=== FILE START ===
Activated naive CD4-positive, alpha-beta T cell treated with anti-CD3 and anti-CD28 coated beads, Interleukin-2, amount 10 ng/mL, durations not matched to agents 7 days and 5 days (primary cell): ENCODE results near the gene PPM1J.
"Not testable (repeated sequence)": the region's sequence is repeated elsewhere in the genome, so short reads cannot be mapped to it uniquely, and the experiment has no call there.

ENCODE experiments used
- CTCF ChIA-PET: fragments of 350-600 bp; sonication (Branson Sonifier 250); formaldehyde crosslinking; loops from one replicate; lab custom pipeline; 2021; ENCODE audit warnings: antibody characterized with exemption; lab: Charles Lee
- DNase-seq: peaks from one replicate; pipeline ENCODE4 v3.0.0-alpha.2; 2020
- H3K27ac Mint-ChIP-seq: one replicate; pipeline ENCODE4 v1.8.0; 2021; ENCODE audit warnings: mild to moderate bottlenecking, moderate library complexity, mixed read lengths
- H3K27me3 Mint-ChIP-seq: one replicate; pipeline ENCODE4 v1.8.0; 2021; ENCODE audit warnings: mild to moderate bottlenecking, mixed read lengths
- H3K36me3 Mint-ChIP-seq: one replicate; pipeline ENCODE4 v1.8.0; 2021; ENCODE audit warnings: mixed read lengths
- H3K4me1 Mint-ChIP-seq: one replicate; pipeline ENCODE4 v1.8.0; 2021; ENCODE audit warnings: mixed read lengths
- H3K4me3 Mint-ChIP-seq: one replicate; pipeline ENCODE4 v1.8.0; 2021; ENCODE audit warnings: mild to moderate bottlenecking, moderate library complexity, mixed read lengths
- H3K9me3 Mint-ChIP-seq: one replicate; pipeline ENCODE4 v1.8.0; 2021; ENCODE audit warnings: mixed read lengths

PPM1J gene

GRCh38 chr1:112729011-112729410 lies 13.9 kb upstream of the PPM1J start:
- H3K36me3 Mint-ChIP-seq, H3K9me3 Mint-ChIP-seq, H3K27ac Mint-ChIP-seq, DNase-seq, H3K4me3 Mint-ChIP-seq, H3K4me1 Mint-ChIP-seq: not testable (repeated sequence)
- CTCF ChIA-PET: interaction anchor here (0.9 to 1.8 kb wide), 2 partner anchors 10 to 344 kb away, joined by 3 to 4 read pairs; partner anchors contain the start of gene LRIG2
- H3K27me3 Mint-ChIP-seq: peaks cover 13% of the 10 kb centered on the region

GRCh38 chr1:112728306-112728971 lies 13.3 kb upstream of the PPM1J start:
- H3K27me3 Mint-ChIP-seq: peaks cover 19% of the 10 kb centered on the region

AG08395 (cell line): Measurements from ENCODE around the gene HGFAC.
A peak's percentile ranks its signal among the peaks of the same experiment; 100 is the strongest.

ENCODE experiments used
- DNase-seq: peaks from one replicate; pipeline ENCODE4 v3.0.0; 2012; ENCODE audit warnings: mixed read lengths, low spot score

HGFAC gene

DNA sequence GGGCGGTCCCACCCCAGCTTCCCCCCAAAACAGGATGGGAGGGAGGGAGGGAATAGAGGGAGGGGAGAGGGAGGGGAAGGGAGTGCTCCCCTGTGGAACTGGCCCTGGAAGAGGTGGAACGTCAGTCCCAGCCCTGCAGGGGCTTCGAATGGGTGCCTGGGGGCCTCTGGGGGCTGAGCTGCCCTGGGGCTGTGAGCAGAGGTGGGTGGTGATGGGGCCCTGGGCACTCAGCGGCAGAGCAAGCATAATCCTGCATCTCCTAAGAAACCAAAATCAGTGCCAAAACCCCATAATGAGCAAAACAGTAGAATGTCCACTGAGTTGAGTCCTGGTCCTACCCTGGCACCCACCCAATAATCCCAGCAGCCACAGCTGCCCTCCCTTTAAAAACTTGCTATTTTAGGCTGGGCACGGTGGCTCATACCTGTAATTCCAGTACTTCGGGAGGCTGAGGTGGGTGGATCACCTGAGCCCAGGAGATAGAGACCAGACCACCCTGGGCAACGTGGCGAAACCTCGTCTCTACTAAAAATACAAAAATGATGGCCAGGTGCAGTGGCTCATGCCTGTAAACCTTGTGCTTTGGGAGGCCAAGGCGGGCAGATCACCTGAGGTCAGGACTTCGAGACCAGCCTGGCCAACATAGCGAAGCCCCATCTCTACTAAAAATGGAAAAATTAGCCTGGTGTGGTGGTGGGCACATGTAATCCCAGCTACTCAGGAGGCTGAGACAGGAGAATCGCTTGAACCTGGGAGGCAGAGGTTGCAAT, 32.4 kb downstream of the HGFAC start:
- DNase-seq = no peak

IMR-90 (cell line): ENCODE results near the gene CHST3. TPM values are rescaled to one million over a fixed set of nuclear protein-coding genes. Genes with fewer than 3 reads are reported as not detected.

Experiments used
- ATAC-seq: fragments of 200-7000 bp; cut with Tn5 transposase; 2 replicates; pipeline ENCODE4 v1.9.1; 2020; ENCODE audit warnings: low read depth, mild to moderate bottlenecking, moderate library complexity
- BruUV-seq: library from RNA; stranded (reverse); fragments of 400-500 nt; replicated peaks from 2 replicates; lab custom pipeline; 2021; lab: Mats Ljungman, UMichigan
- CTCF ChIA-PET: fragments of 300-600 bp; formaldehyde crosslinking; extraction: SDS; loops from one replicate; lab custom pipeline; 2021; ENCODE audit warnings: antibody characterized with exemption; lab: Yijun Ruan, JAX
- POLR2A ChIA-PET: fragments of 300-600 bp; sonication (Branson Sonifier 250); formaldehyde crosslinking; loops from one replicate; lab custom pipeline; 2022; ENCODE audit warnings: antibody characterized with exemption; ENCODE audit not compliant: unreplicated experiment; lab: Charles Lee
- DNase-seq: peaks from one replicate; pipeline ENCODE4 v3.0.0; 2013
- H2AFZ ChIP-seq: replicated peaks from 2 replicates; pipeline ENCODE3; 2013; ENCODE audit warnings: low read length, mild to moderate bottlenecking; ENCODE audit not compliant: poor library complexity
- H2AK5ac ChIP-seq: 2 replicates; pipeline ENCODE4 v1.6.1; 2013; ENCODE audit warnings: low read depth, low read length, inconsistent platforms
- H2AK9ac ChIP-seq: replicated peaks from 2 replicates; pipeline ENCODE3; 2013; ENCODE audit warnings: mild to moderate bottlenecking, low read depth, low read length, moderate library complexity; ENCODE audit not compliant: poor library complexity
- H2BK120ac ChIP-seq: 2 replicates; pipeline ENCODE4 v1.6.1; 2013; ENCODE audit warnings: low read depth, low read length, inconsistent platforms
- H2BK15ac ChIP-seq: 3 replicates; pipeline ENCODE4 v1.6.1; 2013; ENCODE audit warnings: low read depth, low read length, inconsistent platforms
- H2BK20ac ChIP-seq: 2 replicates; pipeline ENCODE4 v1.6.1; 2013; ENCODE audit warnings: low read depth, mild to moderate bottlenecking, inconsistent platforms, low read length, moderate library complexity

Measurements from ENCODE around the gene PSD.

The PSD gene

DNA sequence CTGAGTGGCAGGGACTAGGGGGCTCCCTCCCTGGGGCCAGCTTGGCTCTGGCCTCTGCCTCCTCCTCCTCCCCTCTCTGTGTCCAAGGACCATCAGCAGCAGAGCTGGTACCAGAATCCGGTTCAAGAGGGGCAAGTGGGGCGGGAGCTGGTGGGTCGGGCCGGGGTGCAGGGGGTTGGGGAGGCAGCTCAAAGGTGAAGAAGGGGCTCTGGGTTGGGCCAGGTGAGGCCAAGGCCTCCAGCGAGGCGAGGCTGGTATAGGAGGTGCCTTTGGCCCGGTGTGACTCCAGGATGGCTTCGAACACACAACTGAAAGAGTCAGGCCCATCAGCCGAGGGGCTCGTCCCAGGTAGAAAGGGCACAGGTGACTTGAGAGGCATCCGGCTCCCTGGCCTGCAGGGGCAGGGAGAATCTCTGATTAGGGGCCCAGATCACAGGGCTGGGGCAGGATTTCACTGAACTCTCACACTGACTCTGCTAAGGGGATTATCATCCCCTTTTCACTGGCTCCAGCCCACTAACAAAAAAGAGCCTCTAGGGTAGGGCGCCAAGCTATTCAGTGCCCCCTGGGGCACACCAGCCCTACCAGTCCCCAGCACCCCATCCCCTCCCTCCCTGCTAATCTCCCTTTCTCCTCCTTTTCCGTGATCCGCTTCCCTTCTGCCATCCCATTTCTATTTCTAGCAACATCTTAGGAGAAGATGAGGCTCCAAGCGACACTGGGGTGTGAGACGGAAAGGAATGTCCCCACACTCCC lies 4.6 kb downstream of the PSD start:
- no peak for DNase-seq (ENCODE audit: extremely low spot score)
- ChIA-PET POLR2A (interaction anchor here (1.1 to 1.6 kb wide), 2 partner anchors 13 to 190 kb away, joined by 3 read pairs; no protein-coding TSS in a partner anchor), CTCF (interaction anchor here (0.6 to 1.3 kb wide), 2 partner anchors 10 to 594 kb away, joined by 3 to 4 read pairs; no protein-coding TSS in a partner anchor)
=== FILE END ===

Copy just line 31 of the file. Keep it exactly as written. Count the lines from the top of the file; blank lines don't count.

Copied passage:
- POLR2A ChIA-PET: fragments of 300-600 bp; sonication (Branson Sonifier 250); formaldehyde crosslinking; loops from one replicate; lab custom pipeline; 2022; ENCODE audit warnings: antibody characterized with exemption; ENCODE audit not compliant: unreplicated experiment; lab: Charles Lee